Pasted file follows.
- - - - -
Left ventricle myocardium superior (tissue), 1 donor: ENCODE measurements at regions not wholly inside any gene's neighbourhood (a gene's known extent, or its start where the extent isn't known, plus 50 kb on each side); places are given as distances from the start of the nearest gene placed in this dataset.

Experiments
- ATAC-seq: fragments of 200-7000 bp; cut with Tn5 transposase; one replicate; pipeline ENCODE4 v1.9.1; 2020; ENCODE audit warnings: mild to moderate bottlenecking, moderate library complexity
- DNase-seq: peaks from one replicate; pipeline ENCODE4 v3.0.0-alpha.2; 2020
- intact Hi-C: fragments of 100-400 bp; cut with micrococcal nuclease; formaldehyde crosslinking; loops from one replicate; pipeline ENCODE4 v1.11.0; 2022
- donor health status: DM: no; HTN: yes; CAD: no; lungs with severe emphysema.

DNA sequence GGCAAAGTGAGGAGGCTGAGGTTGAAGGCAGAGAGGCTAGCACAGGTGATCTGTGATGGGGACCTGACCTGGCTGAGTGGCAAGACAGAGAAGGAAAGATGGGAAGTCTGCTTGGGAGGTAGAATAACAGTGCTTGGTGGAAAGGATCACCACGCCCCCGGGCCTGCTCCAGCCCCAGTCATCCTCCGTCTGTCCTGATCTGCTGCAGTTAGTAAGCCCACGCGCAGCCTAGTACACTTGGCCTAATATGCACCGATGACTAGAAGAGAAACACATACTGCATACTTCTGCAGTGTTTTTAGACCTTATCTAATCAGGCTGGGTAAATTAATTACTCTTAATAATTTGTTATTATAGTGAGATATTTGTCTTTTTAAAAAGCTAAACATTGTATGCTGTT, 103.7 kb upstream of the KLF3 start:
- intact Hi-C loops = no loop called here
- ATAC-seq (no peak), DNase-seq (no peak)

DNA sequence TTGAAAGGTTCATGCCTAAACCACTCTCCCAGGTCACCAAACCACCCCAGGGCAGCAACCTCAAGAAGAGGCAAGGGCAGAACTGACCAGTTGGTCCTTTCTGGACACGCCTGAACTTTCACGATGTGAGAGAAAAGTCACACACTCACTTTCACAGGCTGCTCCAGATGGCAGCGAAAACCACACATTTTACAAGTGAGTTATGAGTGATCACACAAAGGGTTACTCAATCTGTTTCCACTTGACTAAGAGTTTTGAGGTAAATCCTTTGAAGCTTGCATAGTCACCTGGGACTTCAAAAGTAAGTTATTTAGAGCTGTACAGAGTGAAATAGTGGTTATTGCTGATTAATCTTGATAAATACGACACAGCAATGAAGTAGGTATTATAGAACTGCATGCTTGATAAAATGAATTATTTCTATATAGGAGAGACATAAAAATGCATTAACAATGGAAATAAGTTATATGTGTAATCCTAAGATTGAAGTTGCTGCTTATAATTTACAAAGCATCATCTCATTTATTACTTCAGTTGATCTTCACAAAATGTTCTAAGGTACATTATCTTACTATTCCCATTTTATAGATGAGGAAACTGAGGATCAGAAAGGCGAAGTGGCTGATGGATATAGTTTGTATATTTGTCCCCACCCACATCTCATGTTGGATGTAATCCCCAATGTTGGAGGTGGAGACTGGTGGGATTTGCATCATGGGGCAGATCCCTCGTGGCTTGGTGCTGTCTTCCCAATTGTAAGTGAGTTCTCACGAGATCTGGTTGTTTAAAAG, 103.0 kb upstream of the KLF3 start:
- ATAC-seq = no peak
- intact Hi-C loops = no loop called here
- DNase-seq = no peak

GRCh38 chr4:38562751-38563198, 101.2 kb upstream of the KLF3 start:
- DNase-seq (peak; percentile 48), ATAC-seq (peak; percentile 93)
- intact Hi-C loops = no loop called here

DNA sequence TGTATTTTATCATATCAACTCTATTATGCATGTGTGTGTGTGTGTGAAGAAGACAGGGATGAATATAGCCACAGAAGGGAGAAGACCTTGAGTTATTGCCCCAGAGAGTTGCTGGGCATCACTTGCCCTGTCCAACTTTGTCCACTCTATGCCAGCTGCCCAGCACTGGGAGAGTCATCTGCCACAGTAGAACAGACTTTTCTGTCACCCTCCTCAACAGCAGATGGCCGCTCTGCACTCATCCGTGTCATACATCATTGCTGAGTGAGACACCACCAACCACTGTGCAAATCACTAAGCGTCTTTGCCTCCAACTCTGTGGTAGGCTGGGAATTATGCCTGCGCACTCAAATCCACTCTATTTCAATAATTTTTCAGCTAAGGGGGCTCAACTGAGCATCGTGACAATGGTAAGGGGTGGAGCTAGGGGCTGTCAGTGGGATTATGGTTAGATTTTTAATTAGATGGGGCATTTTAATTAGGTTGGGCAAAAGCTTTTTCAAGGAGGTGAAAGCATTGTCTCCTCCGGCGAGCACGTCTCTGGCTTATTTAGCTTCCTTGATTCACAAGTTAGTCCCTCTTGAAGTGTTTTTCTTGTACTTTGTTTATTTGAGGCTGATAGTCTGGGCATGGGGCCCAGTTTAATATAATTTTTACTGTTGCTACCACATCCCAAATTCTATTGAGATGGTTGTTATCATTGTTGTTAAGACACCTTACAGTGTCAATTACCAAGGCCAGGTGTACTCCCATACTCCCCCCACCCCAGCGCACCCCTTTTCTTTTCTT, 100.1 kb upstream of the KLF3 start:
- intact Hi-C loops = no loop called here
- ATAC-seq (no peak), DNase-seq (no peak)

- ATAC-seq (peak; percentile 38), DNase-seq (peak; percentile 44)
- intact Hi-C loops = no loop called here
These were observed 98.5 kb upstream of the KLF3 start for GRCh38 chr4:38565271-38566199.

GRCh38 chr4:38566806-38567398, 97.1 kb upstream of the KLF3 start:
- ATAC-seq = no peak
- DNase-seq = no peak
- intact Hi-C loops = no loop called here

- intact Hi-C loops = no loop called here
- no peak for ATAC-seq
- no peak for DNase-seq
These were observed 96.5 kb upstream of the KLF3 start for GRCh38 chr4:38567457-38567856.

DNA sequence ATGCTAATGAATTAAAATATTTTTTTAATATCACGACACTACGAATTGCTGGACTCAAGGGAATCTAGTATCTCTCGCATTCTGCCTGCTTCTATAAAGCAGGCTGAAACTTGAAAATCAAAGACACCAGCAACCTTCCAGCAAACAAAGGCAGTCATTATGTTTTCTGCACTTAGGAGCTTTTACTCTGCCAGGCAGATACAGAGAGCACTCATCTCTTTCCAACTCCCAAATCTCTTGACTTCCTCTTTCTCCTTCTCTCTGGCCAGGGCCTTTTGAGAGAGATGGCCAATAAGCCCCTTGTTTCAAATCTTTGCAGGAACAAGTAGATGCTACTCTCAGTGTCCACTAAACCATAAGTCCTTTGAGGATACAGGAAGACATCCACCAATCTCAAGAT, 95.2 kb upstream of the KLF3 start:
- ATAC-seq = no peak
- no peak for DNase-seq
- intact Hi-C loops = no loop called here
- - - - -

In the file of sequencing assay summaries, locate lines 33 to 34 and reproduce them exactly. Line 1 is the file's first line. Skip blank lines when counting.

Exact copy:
- no peak for DNase-seq
- intact Hi-C loops = no loop called here